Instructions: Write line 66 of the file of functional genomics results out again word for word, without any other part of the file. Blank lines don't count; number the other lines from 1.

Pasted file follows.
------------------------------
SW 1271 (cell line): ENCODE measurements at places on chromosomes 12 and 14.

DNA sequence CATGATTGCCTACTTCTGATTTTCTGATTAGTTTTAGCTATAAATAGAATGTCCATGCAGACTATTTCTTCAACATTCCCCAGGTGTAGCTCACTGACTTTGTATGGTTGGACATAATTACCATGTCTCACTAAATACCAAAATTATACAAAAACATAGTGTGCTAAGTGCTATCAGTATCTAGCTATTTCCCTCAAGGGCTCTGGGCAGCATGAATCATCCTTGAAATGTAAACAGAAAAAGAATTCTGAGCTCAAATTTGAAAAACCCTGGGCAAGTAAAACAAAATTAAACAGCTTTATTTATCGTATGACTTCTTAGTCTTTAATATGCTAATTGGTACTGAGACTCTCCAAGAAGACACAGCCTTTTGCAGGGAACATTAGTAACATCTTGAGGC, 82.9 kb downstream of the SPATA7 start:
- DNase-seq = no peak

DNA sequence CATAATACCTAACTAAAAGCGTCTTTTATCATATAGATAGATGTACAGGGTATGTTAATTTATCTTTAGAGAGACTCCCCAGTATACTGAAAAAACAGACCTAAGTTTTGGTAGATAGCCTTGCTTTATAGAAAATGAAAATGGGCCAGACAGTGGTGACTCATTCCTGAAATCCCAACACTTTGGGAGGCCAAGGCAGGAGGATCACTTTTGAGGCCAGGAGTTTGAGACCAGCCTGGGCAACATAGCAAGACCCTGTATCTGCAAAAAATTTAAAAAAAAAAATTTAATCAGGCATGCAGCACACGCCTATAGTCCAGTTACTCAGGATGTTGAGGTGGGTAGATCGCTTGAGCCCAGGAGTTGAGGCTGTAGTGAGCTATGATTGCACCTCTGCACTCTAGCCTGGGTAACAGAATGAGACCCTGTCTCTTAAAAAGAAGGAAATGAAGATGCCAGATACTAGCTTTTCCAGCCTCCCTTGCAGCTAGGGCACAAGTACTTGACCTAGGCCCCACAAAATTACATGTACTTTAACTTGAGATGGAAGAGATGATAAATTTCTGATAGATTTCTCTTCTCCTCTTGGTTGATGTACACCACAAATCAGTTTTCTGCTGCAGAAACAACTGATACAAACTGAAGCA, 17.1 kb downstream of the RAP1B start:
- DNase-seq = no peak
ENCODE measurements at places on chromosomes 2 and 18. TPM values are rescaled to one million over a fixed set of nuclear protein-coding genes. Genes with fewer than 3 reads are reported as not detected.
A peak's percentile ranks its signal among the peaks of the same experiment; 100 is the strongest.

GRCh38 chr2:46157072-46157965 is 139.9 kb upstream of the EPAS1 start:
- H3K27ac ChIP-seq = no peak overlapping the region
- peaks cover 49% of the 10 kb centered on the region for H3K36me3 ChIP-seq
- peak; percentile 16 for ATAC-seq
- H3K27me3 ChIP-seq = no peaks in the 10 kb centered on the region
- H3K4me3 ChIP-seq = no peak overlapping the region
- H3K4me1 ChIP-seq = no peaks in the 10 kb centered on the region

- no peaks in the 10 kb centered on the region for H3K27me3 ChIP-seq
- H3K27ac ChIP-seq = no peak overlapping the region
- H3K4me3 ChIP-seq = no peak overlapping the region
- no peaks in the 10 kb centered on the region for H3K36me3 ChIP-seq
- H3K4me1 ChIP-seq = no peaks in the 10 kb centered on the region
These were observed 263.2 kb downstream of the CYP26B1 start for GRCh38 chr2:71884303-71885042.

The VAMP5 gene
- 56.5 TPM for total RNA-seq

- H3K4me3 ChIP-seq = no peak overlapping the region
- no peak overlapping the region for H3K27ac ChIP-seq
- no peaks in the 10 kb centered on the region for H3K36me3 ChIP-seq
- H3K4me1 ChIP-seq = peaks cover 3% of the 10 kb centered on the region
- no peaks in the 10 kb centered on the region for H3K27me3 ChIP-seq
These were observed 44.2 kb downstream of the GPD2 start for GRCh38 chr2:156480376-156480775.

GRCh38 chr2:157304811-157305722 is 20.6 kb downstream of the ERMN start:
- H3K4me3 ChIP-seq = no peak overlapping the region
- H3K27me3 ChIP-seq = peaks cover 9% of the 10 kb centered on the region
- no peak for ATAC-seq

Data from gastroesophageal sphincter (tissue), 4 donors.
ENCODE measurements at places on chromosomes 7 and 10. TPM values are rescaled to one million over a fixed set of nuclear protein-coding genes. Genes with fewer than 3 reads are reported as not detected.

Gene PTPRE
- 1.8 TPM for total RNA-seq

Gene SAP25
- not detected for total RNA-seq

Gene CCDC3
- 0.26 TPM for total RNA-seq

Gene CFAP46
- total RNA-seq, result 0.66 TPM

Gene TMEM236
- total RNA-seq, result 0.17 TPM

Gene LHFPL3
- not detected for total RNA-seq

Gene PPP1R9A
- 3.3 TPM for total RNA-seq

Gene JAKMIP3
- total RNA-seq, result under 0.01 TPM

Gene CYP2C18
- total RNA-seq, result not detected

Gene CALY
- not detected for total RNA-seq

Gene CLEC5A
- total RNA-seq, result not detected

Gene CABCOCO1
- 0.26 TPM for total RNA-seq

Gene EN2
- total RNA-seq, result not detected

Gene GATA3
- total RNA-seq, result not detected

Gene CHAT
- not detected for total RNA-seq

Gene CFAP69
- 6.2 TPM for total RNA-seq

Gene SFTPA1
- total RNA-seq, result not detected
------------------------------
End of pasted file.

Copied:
- 6.2 TPM for total RNA-seq